“I can be here, for sure.”
“Great. Now all we need is someone to put a big party together for them.”
She pushed her phone aside and stared at him.
“What? Why can’t we just do it at the bar?”
She gave him a look. “Oh, right. You know how that’ll turn out. We throw a party for them at the bar, and Mom and Dad both will end up working all night long. Is that really the way we want them celebrating their anniversary?”
He laid his head in his hand. “You’re right. We can’t do it at the bar. So what are we going to do?”
“Don’t look at me. I bartend. I’m not a party planner.”
“But I am.”
Mick turned to see Tara standing in the doorway to the kitchen. She walked in.
“Hey. Morning,” Jenna said.
“Good morning,” Tara said. “Mind if I help myself to some coffee?”
“Of course.” Mick watched her grab a cup and fill it with coffee. She looked gorgeous in her sweats and tank top.
She grabbed a seat. “I didn’t mean to eavesdrop on the two of you. I just happened to hear part of your conversation when I was walking down the hall. You’re planning a party?”
“Yes,” Jenna said. “Our parents’ fortieth wedding anniversary in a few weeks.”
“Oh, how lovely. I can help. It’s what I do for a living.”
“Of course,” Jenna said, laying her hand on top of Tara’s. “Would you? I mean, I know you don’t live here, so maybe you only do local stuff out there in California.”
“I can do anything, anywhere. I’d be happy to plan the event. Eventually I want to expand my business nationally.” She turned to Mick. “Not that I want to butt in. I’m sure I could help you find someone local, which would probably be easier for you.”
“Are you kidding? I can’t think of anyone I’d rather have organize this party. You’re serious about this? You’d coordinate everything?”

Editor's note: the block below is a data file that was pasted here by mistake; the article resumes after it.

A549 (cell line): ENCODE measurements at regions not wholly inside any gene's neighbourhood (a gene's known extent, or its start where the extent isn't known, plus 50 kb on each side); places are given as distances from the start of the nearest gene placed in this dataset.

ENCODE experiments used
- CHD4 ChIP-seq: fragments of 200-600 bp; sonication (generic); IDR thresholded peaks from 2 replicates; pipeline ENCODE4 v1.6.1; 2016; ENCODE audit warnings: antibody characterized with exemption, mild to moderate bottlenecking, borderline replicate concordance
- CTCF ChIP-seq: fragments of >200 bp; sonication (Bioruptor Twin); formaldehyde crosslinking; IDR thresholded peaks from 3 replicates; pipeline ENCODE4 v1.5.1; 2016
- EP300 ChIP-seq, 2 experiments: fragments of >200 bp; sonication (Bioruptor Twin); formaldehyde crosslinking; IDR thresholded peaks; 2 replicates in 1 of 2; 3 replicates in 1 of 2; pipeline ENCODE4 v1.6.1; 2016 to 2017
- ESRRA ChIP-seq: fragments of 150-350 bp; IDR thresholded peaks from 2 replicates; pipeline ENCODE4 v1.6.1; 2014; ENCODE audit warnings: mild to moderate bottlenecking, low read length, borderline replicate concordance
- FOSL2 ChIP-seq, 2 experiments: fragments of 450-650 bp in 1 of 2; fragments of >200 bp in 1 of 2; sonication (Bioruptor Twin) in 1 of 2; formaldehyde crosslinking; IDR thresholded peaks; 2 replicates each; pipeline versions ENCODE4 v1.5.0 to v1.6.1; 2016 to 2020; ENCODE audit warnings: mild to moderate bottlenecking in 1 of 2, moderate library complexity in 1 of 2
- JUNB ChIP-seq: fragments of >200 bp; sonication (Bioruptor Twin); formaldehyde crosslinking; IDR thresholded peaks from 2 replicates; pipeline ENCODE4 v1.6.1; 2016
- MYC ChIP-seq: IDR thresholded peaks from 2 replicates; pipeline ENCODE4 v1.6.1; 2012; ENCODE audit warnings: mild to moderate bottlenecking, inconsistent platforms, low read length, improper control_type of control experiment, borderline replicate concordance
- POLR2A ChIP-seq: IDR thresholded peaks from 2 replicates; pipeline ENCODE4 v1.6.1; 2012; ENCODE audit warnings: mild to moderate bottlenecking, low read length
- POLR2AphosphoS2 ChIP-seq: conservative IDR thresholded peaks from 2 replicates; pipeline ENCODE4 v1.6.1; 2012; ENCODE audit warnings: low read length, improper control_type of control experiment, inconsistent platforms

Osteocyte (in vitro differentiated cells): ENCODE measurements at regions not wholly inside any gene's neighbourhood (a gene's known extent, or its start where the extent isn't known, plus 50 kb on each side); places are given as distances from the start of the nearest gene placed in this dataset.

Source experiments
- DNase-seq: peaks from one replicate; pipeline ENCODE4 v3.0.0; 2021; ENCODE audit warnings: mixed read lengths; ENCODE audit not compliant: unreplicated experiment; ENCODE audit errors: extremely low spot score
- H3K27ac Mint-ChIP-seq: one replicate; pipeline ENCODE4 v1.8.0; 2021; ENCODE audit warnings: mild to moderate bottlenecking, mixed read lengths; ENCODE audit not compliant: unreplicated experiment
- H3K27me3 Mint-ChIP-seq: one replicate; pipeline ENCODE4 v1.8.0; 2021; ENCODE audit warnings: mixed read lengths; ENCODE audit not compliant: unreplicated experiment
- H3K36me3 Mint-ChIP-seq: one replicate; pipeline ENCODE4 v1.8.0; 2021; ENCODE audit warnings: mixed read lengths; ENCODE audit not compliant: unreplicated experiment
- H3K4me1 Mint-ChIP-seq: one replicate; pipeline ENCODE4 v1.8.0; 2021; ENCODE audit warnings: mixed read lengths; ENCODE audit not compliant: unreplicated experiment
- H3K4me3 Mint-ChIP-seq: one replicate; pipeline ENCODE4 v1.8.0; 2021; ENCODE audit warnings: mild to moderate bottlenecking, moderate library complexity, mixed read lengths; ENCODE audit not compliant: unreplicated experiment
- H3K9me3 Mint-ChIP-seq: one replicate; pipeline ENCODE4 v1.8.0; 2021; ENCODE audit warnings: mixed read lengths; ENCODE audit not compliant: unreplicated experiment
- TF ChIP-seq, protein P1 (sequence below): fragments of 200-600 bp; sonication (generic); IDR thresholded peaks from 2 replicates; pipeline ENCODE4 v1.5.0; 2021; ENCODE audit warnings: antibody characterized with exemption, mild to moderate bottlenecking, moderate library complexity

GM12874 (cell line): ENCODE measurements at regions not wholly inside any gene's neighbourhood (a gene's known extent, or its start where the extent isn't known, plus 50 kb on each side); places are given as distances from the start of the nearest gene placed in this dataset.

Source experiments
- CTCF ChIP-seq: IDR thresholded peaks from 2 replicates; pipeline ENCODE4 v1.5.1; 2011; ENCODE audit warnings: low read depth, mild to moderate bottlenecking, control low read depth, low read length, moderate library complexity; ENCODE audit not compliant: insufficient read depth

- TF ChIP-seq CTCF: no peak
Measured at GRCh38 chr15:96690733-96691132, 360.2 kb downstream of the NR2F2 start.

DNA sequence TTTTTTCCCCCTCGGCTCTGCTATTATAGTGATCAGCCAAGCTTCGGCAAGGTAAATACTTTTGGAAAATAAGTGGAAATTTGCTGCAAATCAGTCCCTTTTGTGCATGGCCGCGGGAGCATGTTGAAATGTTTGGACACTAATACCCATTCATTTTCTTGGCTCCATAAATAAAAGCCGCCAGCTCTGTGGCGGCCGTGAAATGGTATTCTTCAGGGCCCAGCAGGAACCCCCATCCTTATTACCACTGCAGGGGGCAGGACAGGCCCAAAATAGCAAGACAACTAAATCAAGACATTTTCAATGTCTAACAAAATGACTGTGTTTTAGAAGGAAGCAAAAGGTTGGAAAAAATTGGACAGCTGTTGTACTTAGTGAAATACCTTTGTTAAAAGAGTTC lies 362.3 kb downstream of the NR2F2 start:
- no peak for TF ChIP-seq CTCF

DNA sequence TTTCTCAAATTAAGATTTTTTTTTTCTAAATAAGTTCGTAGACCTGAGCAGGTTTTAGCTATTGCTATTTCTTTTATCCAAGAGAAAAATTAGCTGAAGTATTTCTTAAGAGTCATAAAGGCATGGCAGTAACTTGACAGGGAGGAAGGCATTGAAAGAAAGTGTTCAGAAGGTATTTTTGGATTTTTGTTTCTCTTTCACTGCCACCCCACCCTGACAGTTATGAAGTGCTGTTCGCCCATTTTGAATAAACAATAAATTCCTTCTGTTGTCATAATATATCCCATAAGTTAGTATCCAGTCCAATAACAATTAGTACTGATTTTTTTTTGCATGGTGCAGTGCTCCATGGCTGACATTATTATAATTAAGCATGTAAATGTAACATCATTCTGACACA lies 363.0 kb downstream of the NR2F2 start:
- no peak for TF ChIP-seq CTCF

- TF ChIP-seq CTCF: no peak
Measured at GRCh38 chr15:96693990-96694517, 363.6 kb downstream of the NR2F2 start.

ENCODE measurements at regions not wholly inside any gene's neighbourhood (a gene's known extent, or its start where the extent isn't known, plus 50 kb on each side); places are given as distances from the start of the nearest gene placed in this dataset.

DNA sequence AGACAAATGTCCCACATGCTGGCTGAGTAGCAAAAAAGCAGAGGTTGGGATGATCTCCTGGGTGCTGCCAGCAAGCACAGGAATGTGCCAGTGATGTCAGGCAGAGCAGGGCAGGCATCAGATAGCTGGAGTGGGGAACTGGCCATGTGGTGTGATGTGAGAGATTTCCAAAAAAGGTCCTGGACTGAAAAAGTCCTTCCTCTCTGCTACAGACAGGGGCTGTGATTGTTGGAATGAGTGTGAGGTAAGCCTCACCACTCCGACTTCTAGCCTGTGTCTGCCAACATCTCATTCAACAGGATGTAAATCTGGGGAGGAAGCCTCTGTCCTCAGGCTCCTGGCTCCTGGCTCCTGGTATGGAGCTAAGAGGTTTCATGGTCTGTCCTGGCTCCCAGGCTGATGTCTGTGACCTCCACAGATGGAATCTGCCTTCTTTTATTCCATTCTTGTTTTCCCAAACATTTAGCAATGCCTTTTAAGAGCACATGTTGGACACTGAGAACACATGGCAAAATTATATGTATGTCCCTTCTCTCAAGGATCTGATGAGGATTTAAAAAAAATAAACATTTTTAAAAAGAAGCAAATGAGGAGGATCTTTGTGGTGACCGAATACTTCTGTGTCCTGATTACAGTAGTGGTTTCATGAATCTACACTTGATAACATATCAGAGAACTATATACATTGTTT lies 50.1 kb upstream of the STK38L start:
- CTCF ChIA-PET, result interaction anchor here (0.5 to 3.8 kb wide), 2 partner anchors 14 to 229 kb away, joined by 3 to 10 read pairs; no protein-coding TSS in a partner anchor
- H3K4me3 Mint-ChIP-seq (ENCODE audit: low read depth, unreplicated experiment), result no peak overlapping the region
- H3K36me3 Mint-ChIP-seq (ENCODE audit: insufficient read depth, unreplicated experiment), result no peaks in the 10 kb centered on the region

Her eyes shone with warmth. “I’d love to, Mick. Your entire family has been wonderful to me this weekend. I can’t think of any event I’d love to plan more than your parents’ anniversary party. So when is it?”
Jenna showed her the dates.
“Okay, that’s Nathan’s birthday weekend, but I’ll work around it.”
“No,” Mick said. “You don’t put your kid second.”
She laid her hand over his and offered up a warm smile. “I never put Nathan second. But I imagine for game tickets, he’d love to spend his birthday out here. And he loves your family. Unless you see that as a problem.”
He kissed her forehead. “Spending time with you and Nathan isn’t a problem.”
He caught the look Jenna gave him, but he didn’t care what she thought. He was having a hard enough time wrapping his head around his feelings for Tara and what it all meant. He sure as hell wasn’t going to try to explain them to Jenna.
Tara turned to Jenna. “Jenna can help me on this end, and it’ll be a breeze.”
Jenna nodded and picked up her coffee. “Done deal, then. We’re on for the twelfth. I’ll shoot a text message to Gavin and let him know.”
Little by little, his life was becoming more and more entwined with Tara’s. And the knot in his throat was growing.
MICK DRIPPED WITH SWEAT BUT STOOD UNDER CENTER, took the snap, dropped back a few steps, ignoring the rush, fixated on his targeted receiver. Three, two, one ... now. He threw the pass, and Rodney had the ball in his hands and sprinted away.
Not that he expected a tackle. His offensive linemen were the best and would protect him while he stayed in the pocket.
Coach Lewis blew the whistle and came off the sidelines toward him.
“Still as cold-blooded as ever, Mick.”
Mick took the bottle of water handed to him and swallowed down a couple sips, then handed it off. “Thanks.”
“Your off-season workouts have added some muscle. Your timing is good. Arm feel okay?”
Mick nodded, ignoring the pinch in his shoulder and the aches in just about every damn joint in his body. “Just fine.”